The pension liabilities of Germany’s largest companies have expanded by almost a fifth since the beginning of this year, because of further pressure on discount rates, consultancy Willis Towers Watson reported.

But despite the development, funding ratios have remained relatively stable because corporates have made investment returns on their pensions assets of around 10%, the firm said in its report on German pensions finance for the third quarter of 2019.

Heinke Conrads, leader of the firm’s German and Austrian retirement business, said: “The companies have had a strong headwind this year for their pension schemes from the development of interest rates, but also a strong tailwind through the positive development on capital markets.

“Overall, it is clear that they have chosen their capital investment strategies well and were able to manage their pension schemes well,” she said.

Pension scheme funding levels for companies covered by the report – those included in the DAX and MDAX stock market indices – fell by around a fifth since the beginning of 2019, according to WTW’s modelling.

For DAX company pension plans, funding levels fell to 62.3% at the end of September from 67% at the end of December 2018 while funding of plans at the slightly smaller MDAX firms dipped to 58.3% from 63.1%, the consultancy’s figures showed.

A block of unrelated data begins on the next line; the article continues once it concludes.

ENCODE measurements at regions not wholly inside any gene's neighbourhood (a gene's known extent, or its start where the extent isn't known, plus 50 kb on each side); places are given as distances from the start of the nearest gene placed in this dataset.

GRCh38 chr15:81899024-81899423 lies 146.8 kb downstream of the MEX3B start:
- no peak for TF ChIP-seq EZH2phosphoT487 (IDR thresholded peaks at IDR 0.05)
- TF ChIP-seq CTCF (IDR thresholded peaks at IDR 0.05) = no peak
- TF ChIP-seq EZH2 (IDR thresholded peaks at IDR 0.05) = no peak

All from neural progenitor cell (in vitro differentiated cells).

However, this decline was much smaller than could have been expected given the significant increase in pension liabilities in the nine-month period, WTW said.

This showed the companies were working intensively on their investment strategies specifically for their pensions assets, it said.

According to the firm’s own calculation of the average discount rate for DAX companies, this rate sank to just 0.94% at the end of September, from 1.91% at the of December 2018.

WTW’s figures showed the decline of the discount rate seen in the first nine months of this year was the biggest in percentage point terms since at least 2014, and comes in a period when 10 and 30-year bonds have turned negative.

Examining the outlook for the background conditions that determine interest rates, the consultancy said in its report: “All in all, low eurozone interest rates are expected to persist for several years yet.”